The Saadian tombs in Marrakech date back from the time of the sultan Ahmad al-Mansur (1578-1603). The tombs were discovered in 1917 and were restored by the Beaux-arts service. The tombs have, because of the beauty of their decoration, been a major attraction for visitors of Marrakech.
The mausoleum comprises the interments of about sixty members of the Saadi Dynasty that originated in the valley of the Draa River. Among the graves are those of Ahmad al-Mansur and his family. The building is composed of three rooms. The most famous is the room with the twelve columns. This room contains the grave of the son of the sultan's son, Ahmad al-Mansur. The stele is in finely worked cedar wood and stucco work. The monuments are made of Italian Carrara marble.
Outside the building is a garden and the graves of soldiers and servants.
There is no signage at the site ... take a good tour book !!!!! As for time spent here ... you can see everything in 30 minutes in a non rushed way !!!!!
Admission price was 10 dirhams ... about $1.50 US
The Tombs, were only relativly recently re-discovered when a very narrow alley was found at the rear of a mosgue. This, on investigation lead to these tombs that had been lost.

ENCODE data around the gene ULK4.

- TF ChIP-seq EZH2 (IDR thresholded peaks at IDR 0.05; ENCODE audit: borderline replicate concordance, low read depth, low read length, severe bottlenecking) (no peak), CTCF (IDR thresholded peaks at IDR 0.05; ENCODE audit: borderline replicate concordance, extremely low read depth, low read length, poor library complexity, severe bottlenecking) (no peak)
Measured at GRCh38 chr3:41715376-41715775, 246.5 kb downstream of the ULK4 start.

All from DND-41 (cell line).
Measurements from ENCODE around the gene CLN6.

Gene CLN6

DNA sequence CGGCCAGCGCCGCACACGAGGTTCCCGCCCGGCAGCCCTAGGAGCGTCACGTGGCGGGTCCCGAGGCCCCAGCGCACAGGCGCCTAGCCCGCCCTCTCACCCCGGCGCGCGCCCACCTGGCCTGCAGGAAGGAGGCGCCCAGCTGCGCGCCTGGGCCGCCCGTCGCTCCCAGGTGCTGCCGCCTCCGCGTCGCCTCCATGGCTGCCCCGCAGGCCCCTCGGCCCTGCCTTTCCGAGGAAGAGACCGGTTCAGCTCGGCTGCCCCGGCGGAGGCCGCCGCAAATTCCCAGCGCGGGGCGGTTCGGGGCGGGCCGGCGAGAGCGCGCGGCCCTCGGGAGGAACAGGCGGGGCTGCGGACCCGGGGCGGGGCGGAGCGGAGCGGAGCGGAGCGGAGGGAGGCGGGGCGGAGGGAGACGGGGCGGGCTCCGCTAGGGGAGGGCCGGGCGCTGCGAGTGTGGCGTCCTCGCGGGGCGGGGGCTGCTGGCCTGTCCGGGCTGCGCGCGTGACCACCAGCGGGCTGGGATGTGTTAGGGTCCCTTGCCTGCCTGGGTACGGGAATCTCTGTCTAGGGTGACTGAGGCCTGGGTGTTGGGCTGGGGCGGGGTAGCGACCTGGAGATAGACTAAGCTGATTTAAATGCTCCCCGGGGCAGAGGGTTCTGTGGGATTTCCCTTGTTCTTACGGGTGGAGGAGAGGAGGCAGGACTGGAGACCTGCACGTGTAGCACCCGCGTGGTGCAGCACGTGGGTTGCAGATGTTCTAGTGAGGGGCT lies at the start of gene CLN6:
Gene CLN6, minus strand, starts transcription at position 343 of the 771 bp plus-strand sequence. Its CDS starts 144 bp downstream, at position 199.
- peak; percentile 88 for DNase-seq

The complex comprises the corpses of about sixty members of the Saadi Dynasty that originated in the valley of the Draa River. Among the graves are those of Ahmad al-Mansur and his family.
A highly recommended place to visit in Marrakech are the Saadian tombs, located just near the Kasbah Mosque in the Kasbah district.
The tombs date back to the time of the Sultan Ahmad I al-Mansur, who died in 1603. Amazingly, the tombs were only re-discovered in 1917, and have since been restored.
The complex is home to tombs of about 60 members of the Saadi Dynasty. Most of the tombs have been arranged in two separate mausoleums which overlook a garden. The most famous room is the one with twelve marble columns, as this is where Ahmad I al-Mansur and his family have been laid to rest.
Outside the building is a pretty garden, and the graves of soldiers and servants can been seen here beneath the orange trees.
8am-12pm & 2.30pm-6pm
The Tombeaux Saadiens are located next to the Mosque of the Kasbah. The tombs hold the remains of rulers from the 15 & 1600’s. It was a very interesting place with mosaic tiled tombs – just the top (umarked) was above the ground. Definitely recommend a visit here.
Open 9-12 and 2:30-6:00
Guides are available (negotiate price before), tours last about 30 minutes.
A visit here will lead you to the mausoleum of the Saadians held as containing one of the finest examples of Moroccan-Andalusian decorative art.
The Saadian sultan Ahmed Al-Mansour, also responsible for the Palais el-Badi which at the time of its construction was regarded as one of the most beautiful in the world but plundered by Moulay Ismail in 1696 to build his capital in Meknes, started building this necropolis in the 1500s.
Thankfully instead of plundering the mausoleum Moulay Ismail sealed the tombs which in effect preserved the opulence and artistry that was found when rediscovered in 1917 by a French General on an aerial survey of the area. A passageway was made down into the tombs which have since been unsealed and restored.